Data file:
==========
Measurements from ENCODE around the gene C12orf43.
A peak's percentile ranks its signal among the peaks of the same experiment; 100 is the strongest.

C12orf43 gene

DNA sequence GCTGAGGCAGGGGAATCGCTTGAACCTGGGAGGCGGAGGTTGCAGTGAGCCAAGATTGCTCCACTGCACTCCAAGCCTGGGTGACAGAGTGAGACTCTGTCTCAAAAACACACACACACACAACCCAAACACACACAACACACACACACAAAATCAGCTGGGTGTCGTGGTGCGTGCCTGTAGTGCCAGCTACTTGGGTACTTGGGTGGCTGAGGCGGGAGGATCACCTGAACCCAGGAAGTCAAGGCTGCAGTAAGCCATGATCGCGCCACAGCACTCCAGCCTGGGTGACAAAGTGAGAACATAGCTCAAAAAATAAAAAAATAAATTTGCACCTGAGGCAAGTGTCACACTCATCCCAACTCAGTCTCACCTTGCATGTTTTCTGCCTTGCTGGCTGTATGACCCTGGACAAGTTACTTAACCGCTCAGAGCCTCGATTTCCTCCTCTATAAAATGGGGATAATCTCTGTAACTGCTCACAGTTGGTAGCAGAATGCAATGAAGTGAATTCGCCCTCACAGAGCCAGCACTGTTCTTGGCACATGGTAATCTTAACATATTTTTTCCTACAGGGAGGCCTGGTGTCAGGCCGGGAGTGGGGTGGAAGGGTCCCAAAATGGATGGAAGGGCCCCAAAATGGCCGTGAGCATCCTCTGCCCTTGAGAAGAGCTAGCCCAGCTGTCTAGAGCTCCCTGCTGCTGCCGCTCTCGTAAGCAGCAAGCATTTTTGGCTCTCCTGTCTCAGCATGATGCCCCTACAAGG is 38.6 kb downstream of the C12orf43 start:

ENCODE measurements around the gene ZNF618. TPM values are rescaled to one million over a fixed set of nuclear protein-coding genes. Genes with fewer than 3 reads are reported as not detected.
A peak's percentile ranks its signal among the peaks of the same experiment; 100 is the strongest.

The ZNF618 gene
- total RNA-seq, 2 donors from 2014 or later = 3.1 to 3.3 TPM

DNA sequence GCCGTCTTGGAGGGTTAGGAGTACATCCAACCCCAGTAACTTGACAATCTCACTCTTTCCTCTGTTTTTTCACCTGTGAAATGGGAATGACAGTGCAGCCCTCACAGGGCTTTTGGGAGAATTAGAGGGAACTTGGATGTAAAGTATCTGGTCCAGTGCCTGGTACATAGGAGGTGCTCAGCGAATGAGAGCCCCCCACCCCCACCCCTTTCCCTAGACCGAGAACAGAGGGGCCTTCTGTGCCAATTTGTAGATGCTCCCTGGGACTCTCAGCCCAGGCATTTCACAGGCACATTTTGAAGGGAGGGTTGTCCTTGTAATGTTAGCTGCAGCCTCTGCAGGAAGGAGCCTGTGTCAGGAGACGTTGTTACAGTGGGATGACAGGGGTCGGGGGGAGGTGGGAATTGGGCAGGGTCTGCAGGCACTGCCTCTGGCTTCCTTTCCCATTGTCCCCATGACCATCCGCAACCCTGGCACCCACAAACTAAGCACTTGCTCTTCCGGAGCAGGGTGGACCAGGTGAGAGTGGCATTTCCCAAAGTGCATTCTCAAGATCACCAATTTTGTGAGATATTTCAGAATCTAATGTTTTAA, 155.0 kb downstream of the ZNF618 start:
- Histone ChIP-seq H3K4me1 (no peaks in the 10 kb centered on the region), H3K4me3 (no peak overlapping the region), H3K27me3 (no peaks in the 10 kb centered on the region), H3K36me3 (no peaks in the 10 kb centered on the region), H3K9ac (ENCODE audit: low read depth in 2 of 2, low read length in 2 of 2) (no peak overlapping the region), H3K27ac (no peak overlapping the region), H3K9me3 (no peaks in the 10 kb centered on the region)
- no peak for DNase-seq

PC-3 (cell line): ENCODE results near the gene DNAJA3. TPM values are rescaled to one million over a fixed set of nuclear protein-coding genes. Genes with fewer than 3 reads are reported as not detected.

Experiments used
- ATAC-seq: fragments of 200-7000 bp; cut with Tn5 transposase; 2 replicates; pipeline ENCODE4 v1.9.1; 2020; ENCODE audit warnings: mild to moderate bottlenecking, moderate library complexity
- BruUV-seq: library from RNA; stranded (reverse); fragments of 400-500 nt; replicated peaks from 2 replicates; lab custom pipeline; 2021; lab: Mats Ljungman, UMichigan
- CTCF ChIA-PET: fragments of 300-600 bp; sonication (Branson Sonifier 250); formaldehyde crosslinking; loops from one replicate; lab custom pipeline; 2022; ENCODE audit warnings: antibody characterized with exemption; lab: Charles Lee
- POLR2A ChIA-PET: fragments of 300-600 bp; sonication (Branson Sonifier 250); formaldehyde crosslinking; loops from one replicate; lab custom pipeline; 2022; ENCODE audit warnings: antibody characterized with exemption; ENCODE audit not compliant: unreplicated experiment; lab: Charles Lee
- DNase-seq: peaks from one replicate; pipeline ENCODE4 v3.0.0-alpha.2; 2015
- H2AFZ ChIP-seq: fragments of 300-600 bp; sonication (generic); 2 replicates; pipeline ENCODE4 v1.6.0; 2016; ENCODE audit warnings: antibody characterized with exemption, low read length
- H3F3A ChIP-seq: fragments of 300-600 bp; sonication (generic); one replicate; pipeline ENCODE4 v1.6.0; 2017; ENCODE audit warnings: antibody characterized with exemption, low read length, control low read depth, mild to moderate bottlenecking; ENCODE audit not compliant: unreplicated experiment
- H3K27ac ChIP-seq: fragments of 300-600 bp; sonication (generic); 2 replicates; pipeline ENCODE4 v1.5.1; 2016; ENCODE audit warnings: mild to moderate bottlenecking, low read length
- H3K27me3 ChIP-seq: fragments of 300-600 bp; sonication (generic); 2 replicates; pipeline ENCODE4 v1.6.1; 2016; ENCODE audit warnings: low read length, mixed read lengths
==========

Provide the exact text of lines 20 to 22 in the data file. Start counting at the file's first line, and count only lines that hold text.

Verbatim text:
- H3F3A ChIP-seq: fragments of 300-600 bp; sonication (generic); one replicate; pipeline ENCODE4 v1.6.0; 2017; ENCODE audit warnings: antibody characterized with exemption, low read length, control low read depth, mild to moderate bottlenecking; ENCODE audit not compliant: unreplicated experiment
- H3K27ac ChIP-seq: fragments of 300-600 bp; sonication (generic); 2 replicates; pipeline ENCODE4 v1.5.1; 2016; ENCODE audit warnings: mild to moderate bottlenecking, low read length
- H3K27me3 ChIP-seq: fragments of 300-600 bp; sonication (generic); 2 replicates; pipeline ENCODE4 v1.6.1; 2016; ENCODE audit warnings: low read length, mixed read lengths